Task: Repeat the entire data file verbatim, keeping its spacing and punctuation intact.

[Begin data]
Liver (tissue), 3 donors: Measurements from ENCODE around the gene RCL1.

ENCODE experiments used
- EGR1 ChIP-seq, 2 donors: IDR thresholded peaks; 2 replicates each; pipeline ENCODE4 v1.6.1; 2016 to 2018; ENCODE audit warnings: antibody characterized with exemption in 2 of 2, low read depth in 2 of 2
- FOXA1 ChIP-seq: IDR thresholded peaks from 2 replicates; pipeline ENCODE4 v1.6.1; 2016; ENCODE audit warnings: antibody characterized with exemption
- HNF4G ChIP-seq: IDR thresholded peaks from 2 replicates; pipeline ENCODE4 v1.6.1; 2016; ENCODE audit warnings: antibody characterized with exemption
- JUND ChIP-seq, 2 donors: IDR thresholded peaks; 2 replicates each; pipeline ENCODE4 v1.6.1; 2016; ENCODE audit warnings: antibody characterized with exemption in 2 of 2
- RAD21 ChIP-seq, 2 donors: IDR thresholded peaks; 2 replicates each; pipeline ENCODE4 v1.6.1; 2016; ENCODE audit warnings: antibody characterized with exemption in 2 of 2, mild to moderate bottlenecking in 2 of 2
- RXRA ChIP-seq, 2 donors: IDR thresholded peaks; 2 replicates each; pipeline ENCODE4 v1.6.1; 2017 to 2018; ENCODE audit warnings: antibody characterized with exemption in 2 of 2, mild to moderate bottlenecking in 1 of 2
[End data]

Liver (tissue), 3 donors: Measurements from ENCODE around the gene RCL1.

ENCODE experiments used
- EGR1 ChIP-seq, 2 donors: IDR thresholded peaks; 2 replicates each; pipeline ENCODE4 v1.6.1; 2016 to 2018; ENCODE audit warnings: antibody characterized with exemption in 2 of 2, low read depth in 2 of 2
- FOXA1 ChIP-seq: IDR thresholded peaks from 2 replicates; pipeline ENCODE4 v1.6.1; 2016; ENCODE audit warnings: antibody characterized with exemption
- HNF4G ChIP-seq: IDR thresholded peaks from 2 replicates; pipeline ENCODE4 v1.6.1; 2016; ENCODE audit warnings: antibody characterized with exemption
- JUND ChIP-seq, 2 donors: IDR thresholded peaks; 2 replicates each; pipeline ENCODE4 v1.6.1; 2016; ENCODE audit warnings: antibody characterized with exemption in 2 of 2
- RAD21 ChIP-seq, 2 donors: IDR thresholded peaks; 2 replicates each; pipeline ENCODE4 v1.6.1; 2016; ENCODE audit warnings: antibody characterized with exemption in 2 of 2, mild to moderate bottlenecking in 2 of 2
- RXRA ChIP-seq, 2 donors: IDR thresholded peaks; 2 replicates each; pipeline ENCODE4 v1.6.1; 2017 to 2018; ENCODE audit warnings: antibody characterized with exemption in 2 of 2, mild to moderate bottlenecking in 1 of 2